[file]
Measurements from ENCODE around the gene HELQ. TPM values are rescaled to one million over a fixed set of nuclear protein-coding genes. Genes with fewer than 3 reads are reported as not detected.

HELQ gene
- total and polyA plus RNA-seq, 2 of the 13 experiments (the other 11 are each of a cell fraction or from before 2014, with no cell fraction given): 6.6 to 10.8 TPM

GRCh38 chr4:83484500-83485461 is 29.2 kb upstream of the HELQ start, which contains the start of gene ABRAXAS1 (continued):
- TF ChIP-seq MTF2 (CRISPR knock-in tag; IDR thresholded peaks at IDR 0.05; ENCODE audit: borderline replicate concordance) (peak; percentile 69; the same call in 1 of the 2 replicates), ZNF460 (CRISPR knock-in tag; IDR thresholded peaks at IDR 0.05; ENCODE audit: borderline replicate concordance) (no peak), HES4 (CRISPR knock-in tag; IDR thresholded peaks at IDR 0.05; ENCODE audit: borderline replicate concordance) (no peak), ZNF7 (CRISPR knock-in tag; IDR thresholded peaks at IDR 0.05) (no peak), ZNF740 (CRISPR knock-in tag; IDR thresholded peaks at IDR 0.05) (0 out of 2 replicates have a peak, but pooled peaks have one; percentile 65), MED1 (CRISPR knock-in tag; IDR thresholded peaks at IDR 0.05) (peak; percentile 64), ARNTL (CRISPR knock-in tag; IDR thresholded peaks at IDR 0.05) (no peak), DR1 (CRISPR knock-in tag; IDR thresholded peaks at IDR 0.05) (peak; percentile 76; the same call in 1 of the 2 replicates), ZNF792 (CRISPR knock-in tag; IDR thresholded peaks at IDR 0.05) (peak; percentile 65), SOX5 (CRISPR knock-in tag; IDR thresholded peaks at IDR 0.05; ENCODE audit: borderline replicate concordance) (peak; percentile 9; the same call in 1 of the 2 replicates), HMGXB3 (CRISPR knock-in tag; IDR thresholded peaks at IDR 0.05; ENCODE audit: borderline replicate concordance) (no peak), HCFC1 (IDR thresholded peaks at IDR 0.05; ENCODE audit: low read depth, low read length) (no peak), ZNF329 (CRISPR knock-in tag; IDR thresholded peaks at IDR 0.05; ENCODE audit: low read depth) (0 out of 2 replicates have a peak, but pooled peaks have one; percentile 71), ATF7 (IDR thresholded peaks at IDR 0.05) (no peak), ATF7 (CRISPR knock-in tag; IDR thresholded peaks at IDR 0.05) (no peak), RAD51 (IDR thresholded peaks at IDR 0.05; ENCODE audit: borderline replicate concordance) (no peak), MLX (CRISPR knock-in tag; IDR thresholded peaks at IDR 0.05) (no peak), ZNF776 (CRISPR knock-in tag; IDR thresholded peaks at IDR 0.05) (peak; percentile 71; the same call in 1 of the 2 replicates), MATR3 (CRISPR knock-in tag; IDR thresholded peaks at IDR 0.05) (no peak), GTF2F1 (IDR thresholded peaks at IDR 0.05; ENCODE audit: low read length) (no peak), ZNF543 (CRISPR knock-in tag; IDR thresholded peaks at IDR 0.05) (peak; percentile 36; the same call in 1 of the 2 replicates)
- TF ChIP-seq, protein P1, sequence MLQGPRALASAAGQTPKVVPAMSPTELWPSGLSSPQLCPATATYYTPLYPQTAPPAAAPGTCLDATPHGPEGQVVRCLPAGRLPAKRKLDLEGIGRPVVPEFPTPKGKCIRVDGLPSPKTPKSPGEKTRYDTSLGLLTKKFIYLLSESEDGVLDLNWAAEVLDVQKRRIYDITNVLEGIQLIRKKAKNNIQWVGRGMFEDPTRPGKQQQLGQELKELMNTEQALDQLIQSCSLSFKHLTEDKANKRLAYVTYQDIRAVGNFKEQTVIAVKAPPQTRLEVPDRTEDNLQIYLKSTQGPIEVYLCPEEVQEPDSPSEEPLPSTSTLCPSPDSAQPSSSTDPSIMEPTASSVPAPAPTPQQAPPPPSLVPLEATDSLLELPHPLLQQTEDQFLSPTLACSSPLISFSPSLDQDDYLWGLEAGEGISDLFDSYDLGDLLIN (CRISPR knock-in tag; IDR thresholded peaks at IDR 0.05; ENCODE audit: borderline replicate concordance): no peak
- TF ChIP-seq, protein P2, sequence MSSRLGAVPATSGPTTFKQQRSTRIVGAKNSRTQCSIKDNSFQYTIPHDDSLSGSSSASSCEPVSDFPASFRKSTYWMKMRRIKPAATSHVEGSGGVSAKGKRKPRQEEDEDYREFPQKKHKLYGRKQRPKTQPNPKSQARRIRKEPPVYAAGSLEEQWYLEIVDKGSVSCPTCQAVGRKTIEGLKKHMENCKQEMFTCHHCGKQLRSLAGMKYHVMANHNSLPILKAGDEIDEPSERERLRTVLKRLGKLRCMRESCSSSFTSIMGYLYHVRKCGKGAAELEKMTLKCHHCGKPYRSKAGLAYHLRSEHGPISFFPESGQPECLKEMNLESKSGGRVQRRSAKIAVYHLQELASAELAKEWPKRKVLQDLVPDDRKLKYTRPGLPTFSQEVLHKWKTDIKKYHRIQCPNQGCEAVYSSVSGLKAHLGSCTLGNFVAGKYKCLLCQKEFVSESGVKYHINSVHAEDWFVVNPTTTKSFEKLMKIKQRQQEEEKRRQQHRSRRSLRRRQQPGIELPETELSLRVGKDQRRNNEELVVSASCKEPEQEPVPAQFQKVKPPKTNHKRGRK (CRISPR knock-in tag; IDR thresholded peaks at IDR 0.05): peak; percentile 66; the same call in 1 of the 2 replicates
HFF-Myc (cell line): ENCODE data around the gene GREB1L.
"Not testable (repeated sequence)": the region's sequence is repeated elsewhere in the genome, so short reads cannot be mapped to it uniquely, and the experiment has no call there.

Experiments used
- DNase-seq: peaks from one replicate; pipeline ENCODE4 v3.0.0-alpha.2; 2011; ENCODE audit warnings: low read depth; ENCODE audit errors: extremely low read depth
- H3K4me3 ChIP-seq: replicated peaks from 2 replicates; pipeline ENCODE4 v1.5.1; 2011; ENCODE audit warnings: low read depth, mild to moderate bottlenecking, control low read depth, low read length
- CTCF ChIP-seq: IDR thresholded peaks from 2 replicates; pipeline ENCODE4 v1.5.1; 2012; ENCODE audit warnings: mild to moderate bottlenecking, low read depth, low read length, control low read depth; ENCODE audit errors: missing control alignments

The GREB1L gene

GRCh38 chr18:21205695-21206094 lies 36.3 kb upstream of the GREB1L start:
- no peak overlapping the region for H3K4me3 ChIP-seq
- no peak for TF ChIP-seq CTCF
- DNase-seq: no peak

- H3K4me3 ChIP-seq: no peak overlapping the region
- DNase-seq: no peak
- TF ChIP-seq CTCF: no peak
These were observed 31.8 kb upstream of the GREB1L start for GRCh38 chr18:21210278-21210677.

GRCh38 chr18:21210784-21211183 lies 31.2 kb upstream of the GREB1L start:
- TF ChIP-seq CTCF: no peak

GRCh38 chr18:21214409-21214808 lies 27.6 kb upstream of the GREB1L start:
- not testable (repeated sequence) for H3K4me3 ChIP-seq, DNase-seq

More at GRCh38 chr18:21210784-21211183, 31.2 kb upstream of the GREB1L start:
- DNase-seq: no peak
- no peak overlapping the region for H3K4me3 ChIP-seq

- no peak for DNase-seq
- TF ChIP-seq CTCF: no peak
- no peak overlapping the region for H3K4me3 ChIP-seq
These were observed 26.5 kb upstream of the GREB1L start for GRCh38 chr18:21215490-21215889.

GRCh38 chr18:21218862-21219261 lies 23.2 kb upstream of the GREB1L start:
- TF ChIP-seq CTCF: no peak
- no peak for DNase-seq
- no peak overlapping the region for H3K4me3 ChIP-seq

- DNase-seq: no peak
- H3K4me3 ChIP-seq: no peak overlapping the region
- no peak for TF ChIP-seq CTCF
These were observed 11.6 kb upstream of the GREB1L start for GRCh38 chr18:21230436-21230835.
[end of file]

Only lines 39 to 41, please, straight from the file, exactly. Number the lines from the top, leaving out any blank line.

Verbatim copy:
- H3K4me3 ChIP-seq: no peak overlapping the region
- no peak for TF ChIP-seq CTCF
These were observed 11.6 kb upstream of the GREB1L start for GRCh38 chr18:21230436-21230835.